And who funded these studies?

Both Roth’s study and Portenoy’s study were funded by Purdue Pharma, maker of OxyContin.

Allan’s study was funded by Janssen Pharmaceutica, maker of Duragesic.

McIlwain’s study was funded by Endo Pharmaceuticals, maker of Opana ER.

So, in sum, no studies reviewed by Cochrane looked at pain management for more than two years. No studies by themselves covered more than 1,000 patients. And no studies were independent from the manufacturers making the painkillers being studied.

In addition, none of these studies were structured to look at addiction itself. They were studies focused on whether the drugs were effective. Most of what we know about addiction to painkillers – and other drugs – comes from studies in animals, which is largely the result of how tricky it can be to set up a trial to determine whether a drug is addictive in humans. Institutional review boards don’t look kindly on studies where people are giving a drug in large doses that already is known to have damaging effects – like addiction – in mice.

With that in mind, what did the Cochrane review find in regard to addiction?

Concern that an individual with [chronic non-cancer pain] may develop dependence on the drug during long-term administration represents a potential barrier to treatment. However, the rate of observed signs of opioid addiction was extremely low in the body of evidence considered in this review (0.27%, conservatively). This rate would be 0.14% if no addictive behaviors occurred among the studies that did not mention addiction rates at all. Only three participants were reported as having potential abuse problems. These numbers do not support the contention that potential iatrogenic opioid addiction should limit therapy for well-selected and well-supervised patients.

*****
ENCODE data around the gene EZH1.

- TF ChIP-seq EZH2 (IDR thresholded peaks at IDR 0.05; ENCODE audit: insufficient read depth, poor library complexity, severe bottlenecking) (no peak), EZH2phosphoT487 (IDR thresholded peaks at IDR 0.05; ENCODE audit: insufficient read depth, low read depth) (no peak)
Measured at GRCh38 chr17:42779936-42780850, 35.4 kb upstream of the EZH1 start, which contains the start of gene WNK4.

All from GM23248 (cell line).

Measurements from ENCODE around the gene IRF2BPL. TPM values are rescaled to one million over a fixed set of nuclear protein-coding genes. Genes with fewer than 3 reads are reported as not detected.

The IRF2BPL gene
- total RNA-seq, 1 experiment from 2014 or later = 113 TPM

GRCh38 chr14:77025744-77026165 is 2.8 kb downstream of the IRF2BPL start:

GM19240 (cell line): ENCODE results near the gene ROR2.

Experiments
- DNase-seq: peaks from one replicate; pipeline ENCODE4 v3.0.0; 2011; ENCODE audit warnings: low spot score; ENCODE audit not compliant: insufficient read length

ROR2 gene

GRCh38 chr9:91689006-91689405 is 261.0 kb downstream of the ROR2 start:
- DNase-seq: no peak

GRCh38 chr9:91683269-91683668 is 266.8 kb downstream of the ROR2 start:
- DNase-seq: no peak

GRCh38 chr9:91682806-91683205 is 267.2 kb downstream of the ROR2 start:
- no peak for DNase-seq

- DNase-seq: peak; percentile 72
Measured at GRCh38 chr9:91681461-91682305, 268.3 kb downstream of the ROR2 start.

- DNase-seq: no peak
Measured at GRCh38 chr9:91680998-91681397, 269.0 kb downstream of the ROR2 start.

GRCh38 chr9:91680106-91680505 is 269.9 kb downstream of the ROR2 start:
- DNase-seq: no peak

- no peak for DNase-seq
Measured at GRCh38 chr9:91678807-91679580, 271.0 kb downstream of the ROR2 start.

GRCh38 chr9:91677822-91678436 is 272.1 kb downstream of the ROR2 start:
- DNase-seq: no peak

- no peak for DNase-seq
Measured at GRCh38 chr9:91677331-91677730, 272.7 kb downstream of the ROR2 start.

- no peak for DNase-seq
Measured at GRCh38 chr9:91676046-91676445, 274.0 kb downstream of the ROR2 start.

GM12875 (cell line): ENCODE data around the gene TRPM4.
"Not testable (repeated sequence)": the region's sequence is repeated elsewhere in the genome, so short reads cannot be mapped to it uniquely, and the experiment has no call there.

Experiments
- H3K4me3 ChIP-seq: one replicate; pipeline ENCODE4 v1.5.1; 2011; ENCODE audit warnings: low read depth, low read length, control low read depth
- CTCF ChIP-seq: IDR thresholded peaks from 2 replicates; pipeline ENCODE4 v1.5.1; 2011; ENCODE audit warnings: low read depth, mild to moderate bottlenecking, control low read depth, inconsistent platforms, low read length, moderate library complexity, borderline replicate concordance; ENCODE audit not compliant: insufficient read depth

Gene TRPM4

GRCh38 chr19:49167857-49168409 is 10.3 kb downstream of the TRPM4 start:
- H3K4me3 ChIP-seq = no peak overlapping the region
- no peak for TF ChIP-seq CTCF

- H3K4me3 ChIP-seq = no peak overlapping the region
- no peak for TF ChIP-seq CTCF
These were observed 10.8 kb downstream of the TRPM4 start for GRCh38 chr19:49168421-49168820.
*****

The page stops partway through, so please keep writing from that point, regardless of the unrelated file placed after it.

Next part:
But there’s a caveat here, too.

Cochrane looked closely at the studies and found that the studies themselves only included people with no prior history of addiction.

This goes to Szalavitz’s point that people without addiction histories are unlikely to get hooked on painkillers. As she said to me:

The reality is that most opioid addicts do not start in pain treatment, and most pain patients never get addicted. No one has produced any data that shows otherwise.

The lack of people with drug addiction problems in these studies also goes to Kolodny’s point that the evidence on addiction from painkillers is problematic. How can you understand how painkillers are going to affect a population if you’ve weeded out the part of the population with prior addictions? Cochrane writes:

Because most studies screened out potential participants with histories of substance abuse or addiction, the rates of addiction reported in these studies are only generalizable to patients without a history of addictive/abusive behaviors. This finding is consistent with that of another review article on opioid abuse and addiction that calculated an abuse/addiction rate of 0.19% in studies that prescreened chronic pain patients for long-term opioid use or addiction/abuse history, and 3.27% in all studies (Fishbain 2008).

This review does give the appearance of being the “gold standard,” as Szalavitz stated on Twitter. And it supports her claim that fewer than 1% of patients without addiction histories became addicted while using painkillers from one year to two years. What it does not do is present evidence independent of the pharmaceutical industry, nor does it show the truly long term health impacts – addiction or otherwise – from painkiller use.

As Cochrane noted: